As can be seen, for the successful manufacture and use of a fastener assembly, such as a nail strip, there are a surprisingly large amount of potentially competitive design considerations. The mere selection of any adhesive to satisfy each of the above needs is extremely difficult, let alone the optimization of the properties of any such adhesive for the specific intended use. It would therefore be valuable to have an improved structure by which at least some, if not all of, the above needs can be met.

Other publications of potential interest to the teachings herein are U.S. Pat. No. 7,198,446 and Published U.S. Application No. 2003/0087996 (both incorporated by reference).

SUMMARY OF THE INVENTION

The present invention contemplates a fastener assembly, and particularly a multi-layered strip assembly that exhibits (as compared with existing assemblies) improvements in one or more characteristics, such as increased rigidity, greater ability to resist bending and buckling (e.g., for permitting rapid loading into a tool), good fastener carrying properties (e.g., good adhesion characteristics), decreased resistance to tearing, without increasing the amount of material, or any combination of the foregoing.

In one respect, the fastener assembly (e.g. nail assembly) of the invention differs from the shape and configuration previously known in that the invention makes use of a multi-layered strip structure (and particularly a multi-layered tape) comprising at least two polymeric layers, and specifically a first polymeric layer that effectively forms at least one surface for engagingly contacting a plurality of fasteners, and being formed from an extrudable first polymeric composition and 2) a second layer formed from a filled polymeric composition. The first polymeric layer composition generally will include an extrudable polymeric backbone reacted with a polar functional moiety and provides good adhesion to the fastener. The second polymeric layer generally will include a polymeric composition filled with from about 3% to about 75% particulate filler material, based on the weight of such polymeric composition. The particulate filler material of the second polymeric layer may include an organic filler, an inorganic filler, or even a mixture of an organic and inorganic filler.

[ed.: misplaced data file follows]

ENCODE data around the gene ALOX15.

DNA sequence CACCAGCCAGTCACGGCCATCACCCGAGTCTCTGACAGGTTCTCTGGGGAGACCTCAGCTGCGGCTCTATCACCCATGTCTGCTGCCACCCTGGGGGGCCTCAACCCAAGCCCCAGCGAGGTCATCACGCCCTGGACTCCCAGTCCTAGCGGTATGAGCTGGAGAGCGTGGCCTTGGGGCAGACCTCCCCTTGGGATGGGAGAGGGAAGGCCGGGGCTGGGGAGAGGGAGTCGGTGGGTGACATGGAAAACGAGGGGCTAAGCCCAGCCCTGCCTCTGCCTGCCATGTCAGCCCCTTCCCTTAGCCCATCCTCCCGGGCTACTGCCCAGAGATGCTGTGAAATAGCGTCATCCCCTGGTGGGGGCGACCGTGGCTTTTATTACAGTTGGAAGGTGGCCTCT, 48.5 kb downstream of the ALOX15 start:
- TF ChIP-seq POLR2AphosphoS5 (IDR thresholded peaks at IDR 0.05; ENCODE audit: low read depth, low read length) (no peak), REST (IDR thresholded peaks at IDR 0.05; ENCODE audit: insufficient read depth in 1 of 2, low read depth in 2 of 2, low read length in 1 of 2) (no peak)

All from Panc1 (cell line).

The use of multiple layers in the structure of the tape enables increased design freedom, by the ability to selectively employ individual layers with different characteristics, as contrasted with employing single layer structures with generally homogeneous characteristics in the layer. See, e.g., U.S. Pat. No. 5,733,085, incorporated by reference. As an example, the first polymeric layer can be designed to have a low melting temperature or a low activation temperature for ease of bonding to the fasteners (and thus low energy requirements for bonding), using a polymeric composition having low modulus or low stiffness. Such low modulus polymeric compositions would typically be undesirable for keeping the fastener assembly in a rigid shape. However, in the present invention, the one or more other layers can provide the necessary stiffness for the fastener assembly.

These and other features and advantages of the invention will become further apparent from the following detailed description of the presently preferred embodiments, read in conjunction with the accompanying examples and drawings. The detailed description, examples and drawings are intended to be illustrative rather than limiting, with the scope of the invention being defined by the appended claims and equivalents thereof.